ut know no safety of life or property. South Carolina showed some eruptions of the same nature as late as December 24, 1869. A gentleman of good standing was building a large school structure at Newberry, S. C., for the education of the children of the freed people. He was visited by armed men and driven from the hotel where he was boarding, and a young lady teacher at the same place, sent by the Methodists from Vermont, was subjected to the meanest sort of insults and persecutions. Georgia, too, in this time of comparative quiet, furnished some instances of the action of the secret bands. In about half of the State Ku-Klux Klans, armed, disguised, roaming through country districts, committed their atrocious outrages. The teacher, R. H. Gladding, was by them driven from Greensboro. The gentleman who boarded him, because he had harbored him, was taken from his house at night and unmercifully scourged. Abram Colby (colored) about this time being a member elect of the legisl
Rowan (North Carolina, United States) (search for this): chapter 2.23
ers became frightened, and, under the threats of violence printed on placards and put upon doors and fence posts, it was deemed best to obey the dread-inspiring foes that, many or few, were magnified by excited imaginations into multitudes. The marauders went in bands, always masked, usually in small squads, each squad having from five to ten in number. One of our best North Carolina workers near the close of this bitter year, 1869, had in his communication from his district, consisting of Rowan, Iredell, Davie, and Yadkin counties, these sad words: Our situation is now more painful than it has ever been since we took up this notable cause of the freedmen. I mind my own business as closely as I can, but know no safety of life or property. South Carolina showed some eruptions of the same nature as late as December 24, 1869. A gentleman of good standing was building a large school structure at Newberry, S. C., for the education of the children of the freed people. He was visited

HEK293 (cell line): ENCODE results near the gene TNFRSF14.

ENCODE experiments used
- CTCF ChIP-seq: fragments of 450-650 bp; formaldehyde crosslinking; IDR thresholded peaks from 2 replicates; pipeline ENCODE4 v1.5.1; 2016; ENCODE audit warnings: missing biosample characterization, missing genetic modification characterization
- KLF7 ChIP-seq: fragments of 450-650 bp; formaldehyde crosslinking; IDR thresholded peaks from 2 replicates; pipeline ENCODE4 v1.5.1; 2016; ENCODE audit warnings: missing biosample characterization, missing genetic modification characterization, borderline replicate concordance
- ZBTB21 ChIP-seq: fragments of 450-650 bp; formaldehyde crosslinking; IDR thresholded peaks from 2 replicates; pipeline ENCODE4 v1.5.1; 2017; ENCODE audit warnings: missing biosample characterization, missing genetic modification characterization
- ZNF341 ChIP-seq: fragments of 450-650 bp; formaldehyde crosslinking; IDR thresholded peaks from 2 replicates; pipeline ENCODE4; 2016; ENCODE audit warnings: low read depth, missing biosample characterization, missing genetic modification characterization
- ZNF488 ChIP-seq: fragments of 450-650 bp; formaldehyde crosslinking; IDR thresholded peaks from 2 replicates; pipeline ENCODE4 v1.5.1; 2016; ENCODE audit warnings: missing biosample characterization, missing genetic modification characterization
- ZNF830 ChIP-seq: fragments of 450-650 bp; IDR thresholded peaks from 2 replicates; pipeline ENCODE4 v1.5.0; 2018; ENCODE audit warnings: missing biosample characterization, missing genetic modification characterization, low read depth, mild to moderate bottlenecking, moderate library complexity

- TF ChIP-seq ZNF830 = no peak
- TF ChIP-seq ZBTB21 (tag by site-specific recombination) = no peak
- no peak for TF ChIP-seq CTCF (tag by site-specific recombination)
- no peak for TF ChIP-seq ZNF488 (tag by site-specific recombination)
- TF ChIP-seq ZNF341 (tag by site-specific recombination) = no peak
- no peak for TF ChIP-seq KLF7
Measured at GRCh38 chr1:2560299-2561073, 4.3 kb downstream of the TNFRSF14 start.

United States (United States) (search for this): chapter 2.23
ored men. Their lifeless bodies were found, but the secrets were so well kept that no guilty parties could be discovered. In some places negroes were taken out and whipped (as a rule by night) and there was no clew to the perpetrators. Even United States agents dared not hold a public meeting in that region-a gathering at night of negroes at any place would be regarded with suspicion by the whites and result in outrage and suffering to the blacks. The aspect of society in Arkansas in the sroes to so intimidate and terrorize them that they would not dare to vote except as their new masters directed. All my officers and agents were naturally involved in the dangers and sufferings of their wards. After Grant became President, United States military action against the Ku-Klux was very prompt and had much to do with causing the cessation of their outrages. But the end sought by those cruel associations had been obtained, first by their action and later by the counting of the bal